Private malfunction

Twenty-odd years ago – before the child abuse issue erupted in
north Wales and threw into stark relief the problems of
accountability in local authorities – I wrote a dissertation on the
drawbacks and dangers of privatising social work because, even
then, services were beset by stealth cuts which could have only one

Government is now shamelessly dismantling the public service
infrastructure, drawing the private sector into transport,
utilities, health, education, social services and even policing –
all of which should remain the state’s business – and introducing
market forces and the profit motive where neither has a place. As
Richard Morrison commented in The Times (13 June) on the
subject of preventable urban decay, “brutal financial arguments
prevailed over broader social, environmental and aesthetic

Too often the arguments themselves are flawed. Far from saving
money, engaging the private sector involves spending vast amounts
of public funds upfront on incentives and investment; more goes on
underwriting returns far into the future.

The true financial burden is never-ending, from mothballing
existing fixed resources to make way for the new, down to
redesigning logos and reprinting letterheads. Reorganisation always
exacts a high price, and each time government tinkers with existing
structures which, although far from perfect, work well enough (the
poll tax was a prime example), billions are squandered.

Then, inevitably taxation rockets to refill the coffers while
services degenerate exponentially. For example, take the recent
case of road accident victim Rachel King, who was reported as
needing a scan. NHS waiting time is 80 weeks but, by paying
£983 to the hospital’s self-pay unit, she may be seen by the
same staff and use the same scanner – bought with public funds – in
only two weeks. This illustrates the deeply inequitable and
unacceptable outcome of so-called public-private alliances and
exposes the way chunks are cut from limited public resources to
guarantee the private operator’s slice of cake.

When local authorities and the NHS had established workforces,
year-on-year expenditure on staffing, their biggest outlay, was
predictable. On the opposite side of the question, staff also knew
where they stood. Today, with little or no job security for anyone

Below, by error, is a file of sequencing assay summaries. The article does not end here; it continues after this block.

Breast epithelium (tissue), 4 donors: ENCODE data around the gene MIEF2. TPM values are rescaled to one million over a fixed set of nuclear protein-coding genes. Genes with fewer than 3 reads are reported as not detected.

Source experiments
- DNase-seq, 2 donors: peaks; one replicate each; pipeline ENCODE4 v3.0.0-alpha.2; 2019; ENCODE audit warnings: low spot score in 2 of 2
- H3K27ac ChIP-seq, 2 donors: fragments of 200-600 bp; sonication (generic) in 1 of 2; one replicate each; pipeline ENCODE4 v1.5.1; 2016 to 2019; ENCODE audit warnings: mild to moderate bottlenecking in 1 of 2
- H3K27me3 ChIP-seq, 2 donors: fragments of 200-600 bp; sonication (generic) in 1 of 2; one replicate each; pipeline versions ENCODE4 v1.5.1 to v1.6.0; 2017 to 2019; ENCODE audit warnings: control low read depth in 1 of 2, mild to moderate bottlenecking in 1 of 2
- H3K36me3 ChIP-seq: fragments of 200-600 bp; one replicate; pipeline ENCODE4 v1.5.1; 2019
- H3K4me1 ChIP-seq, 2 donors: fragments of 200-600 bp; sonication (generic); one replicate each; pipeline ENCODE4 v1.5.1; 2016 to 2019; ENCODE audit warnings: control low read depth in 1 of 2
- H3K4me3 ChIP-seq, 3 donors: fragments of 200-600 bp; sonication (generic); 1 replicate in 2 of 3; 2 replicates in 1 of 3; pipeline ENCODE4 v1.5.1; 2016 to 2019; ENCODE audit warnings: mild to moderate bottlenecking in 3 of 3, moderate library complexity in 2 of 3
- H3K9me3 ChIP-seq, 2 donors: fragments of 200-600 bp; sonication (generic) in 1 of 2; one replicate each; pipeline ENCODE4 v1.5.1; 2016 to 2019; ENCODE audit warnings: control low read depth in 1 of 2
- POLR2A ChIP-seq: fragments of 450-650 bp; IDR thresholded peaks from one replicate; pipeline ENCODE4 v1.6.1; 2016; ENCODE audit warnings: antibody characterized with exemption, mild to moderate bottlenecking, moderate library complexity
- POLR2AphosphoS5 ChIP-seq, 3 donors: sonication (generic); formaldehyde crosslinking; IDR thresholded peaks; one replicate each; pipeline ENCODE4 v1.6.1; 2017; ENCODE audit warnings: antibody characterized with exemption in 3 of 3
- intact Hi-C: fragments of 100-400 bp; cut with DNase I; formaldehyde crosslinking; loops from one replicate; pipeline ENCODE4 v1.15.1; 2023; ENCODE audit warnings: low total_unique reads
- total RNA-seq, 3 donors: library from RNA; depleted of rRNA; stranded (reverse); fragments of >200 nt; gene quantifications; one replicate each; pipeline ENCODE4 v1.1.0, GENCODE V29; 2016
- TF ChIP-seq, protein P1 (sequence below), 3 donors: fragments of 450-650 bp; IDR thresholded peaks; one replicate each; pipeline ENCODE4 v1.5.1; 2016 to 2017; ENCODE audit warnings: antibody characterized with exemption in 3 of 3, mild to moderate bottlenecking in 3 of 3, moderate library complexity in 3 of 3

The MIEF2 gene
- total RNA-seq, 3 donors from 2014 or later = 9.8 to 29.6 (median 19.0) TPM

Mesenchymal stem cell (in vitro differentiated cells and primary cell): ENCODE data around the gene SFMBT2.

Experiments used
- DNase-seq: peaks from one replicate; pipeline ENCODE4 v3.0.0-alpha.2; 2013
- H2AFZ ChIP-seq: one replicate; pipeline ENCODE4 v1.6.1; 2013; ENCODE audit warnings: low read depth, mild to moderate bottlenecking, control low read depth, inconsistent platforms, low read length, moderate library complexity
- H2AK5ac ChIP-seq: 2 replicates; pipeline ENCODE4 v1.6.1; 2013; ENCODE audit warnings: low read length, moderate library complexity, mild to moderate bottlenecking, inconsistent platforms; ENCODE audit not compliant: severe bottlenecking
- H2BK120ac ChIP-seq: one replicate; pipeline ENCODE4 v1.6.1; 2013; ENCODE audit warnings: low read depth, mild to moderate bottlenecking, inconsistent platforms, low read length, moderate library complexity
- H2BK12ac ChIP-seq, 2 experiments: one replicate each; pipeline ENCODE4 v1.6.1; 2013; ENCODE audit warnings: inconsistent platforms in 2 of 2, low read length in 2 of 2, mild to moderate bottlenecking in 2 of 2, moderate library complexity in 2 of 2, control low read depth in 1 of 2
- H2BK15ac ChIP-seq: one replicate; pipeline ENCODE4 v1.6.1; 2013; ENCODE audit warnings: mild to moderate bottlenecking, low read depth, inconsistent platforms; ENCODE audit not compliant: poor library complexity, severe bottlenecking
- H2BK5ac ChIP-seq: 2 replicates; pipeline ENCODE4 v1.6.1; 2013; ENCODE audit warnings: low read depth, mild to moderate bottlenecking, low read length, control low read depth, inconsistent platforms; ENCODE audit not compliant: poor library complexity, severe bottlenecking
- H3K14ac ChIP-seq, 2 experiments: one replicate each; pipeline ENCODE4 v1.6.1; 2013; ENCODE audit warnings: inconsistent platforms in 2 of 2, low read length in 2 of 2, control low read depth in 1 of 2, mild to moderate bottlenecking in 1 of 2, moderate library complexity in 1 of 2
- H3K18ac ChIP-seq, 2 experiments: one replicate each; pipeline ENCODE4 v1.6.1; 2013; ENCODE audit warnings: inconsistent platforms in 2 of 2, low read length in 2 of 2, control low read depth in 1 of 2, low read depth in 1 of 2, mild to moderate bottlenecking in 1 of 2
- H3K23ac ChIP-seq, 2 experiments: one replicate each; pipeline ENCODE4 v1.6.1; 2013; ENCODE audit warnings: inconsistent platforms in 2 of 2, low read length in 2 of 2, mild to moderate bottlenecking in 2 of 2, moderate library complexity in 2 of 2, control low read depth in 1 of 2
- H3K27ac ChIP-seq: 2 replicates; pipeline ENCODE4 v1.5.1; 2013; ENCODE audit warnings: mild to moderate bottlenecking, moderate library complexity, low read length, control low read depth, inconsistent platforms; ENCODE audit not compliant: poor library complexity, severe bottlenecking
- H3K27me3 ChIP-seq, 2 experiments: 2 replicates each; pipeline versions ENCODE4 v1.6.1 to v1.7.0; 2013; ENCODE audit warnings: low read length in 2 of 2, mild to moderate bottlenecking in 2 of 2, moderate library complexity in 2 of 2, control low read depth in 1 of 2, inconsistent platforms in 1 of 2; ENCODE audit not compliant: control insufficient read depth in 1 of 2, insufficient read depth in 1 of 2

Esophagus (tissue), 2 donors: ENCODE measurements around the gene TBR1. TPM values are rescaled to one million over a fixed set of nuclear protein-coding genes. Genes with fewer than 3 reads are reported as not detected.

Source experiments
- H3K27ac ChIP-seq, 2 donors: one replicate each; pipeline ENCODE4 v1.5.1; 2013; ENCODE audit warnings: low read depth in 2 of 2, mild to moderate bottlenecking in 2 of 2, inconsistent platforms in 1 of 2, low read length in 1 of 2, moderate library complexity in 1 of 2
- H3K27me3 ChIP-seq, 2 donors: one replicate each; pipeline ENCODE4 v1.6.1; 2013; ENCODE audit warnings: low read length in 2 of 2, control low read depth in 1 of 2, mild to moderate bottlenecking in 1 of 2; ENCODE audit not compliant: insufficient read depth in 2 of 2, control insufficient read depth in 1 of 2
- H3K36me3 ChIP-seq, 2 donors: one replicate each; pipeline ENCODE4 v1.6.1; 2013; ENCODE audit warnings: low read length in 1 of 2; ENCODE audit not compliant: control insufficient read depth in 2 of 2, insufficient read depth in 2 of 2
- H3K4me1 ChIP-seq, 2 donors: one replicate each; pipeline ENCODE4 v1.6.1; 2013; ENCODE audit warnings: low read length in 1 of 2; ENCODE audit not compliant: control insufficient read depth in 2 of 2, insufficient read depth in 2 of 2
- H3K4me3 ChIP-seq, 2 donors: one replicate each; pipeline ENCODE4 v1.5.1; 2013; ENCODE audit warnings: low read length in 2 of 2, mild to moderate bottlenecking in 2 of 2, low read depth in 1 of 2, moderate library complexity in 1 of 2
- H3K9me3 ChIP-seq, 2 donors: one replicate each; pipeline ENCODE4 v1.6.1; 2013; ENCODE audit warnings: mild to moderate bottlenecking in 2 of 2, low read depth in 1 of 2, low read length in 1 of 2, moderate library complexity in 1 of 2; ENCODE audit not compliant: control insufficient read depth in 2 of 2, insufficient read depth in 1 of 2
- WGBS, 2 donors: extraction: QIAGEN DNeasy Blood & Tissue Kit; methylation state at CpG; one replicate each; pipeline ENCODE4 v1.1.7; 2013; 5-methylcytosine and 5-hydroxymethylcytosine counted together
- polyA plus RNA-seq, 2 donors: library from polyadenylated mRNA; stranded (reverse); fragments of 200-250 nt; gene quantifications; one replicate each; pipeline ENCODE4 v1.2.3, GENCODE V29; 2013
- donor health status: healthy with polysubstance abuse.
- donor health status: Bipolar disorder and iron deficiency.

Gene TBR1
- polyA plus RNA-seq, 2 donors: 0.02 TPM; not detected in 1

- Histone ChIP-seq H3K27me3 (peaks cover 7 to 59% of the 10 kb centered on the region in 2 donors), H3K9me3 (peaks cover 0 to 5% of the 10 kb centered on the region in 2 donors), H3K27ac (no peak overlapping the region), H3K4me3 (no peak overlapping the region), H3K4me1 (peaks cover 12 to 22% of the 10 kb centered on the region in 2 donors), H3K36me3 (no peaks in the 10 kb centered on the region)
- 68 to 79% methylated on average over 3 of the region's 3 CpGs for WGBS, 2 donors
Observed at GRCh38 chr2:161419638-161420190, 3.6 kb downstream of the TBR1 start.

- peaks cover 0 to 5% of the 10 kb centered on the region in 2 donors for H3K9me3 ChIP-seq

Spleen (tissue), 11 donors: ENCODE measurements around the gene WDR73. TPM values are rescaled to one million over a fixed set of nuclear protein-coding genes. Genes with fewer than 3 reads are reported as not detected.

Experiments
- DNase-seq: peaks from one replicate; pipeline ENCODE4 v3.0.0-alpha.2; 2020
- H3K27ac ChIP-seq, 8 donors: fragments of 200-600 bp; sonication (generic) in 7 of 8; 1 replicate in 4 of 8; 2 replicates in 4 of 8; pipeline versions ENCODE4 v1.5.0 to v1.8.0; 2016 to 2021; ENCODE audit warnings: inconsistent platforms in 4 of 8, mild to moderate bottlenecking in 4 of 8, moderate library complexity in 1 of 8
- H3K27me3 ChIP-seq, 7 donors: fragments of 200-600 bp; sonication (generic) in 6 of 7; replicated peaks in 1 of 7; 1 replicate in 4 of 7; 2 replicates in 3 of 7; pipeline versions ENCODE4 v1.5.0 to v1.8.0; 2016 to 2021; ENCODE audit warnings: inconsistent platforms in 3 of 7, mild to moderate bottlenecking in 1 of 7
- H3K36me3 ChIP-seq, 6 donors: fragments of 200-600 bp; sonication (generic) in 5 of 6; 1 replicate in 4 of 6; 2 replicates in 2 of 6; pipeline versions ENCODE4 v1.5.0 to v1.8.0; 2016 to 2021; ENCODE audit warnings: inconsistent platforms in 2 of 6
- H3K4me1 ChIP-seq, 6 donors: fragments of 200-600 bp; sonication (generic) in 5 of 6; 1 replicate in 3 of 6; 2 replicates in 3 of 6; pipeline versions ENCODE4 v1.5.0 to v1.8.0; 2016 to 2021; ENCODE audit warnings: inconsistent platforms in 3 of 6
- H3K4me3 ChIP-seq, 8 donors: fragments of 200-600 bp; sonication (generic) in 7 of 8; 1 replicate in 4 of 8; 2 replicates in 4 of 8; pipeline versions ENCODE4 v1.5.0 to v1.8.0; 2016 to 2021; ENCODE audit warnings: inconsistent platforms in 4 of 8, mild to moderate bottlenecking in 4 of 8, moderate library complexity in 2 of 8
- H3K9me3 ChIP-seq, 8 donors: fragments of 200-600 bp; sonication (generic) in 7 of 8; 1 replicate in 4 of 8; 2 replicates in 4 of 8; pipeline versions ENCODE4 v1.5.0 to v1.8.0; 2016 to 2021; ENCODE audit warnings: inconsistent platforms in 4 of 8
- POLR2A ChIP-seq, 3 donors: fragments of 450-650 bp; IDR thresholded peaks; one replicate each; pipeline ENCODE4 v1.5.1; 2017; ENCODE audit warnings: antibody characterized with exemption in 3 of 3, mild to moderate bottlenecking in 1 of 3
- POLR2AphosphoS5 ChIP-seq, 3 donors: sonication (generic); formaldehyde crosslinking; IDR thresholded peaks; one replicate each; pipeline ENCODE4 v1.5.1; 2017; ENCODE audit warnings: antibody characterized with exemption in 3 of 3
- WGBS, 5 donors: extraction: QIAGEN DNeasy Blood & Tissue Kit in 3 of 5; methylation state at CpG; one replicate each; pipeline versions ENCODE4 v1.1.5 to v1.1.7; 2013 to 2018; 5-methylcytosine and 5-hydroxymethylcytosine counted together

and professional principles sacrificed to “efficiency”, morale is
at an all-time low and so chronic are staffing shortfalls that
hospitals and social services cannot function without buying in
agency personnel, at crippling cost.

According to Unison’s latest research, 90 per cent of the public
deeply opposes not-so-creeping privatisation and, while it may be
overly cynical to suggest that government consciously engineered
infrastructural collapse to justify divesting apparently
intractable problems, “progress” seems as unstoppable as a runaway
train. Social work garners little public sympathy and its total
restructuring, driven in no small part by scandal, avoidable
disaster and aversion to internal policing, will be the next to
hurtle down the line.

Introducing mechanisms to license social workers was a genuine step
in the right direction – except that the mechanisms are already in
crisis. Too many fingers in the pie, too many bureaucratic
procedures and too little expertise have left qualified workers
unlicensed and technically unemployable. In my view, making social
workers independent of primary employers and creating a body of
self-employed professionals working to contract would be courting
complete disaster. At present, employers are responsible for
organisation, regulation, referral, resource allocation, cost
management, monitoring, insurance – all crucial to a functioning
service. Removing them, as the education experience showed, creates
a vacuum, into which flood innumerable, overstaffed and
under-experienced agencies with enormous overheads.

In risk-prone activities, such as policing, health and social work,
lines of accountability must be crystal clear. Parcelling out or
otherwise fragmenting accountability significantly increases risk,
as the underlying structural incoherence which resulted in Victoria
Climbie’s murder so tragically proved. Her case management is dire
proof that too many cooks poison the broth and, when death ensues,
that no one will admit blame.

Private sector survival depends on making money; protecting assets
is part of the process. Social work has no assets, just multiple
liabilities in the shape of needy clients, and its privatisation
would dangerously compromise their already fragile welfare. In
addition, the more remote the managing agency, the easier it is to
obfuscate, deny bad practice, endlessly pass the buck and close

In Victoria Climbie’s case, every public service professional who
failed her was identifiable, yet only her front-line social worker
took the rap.

Alison Taylor is a novelist and senior child care

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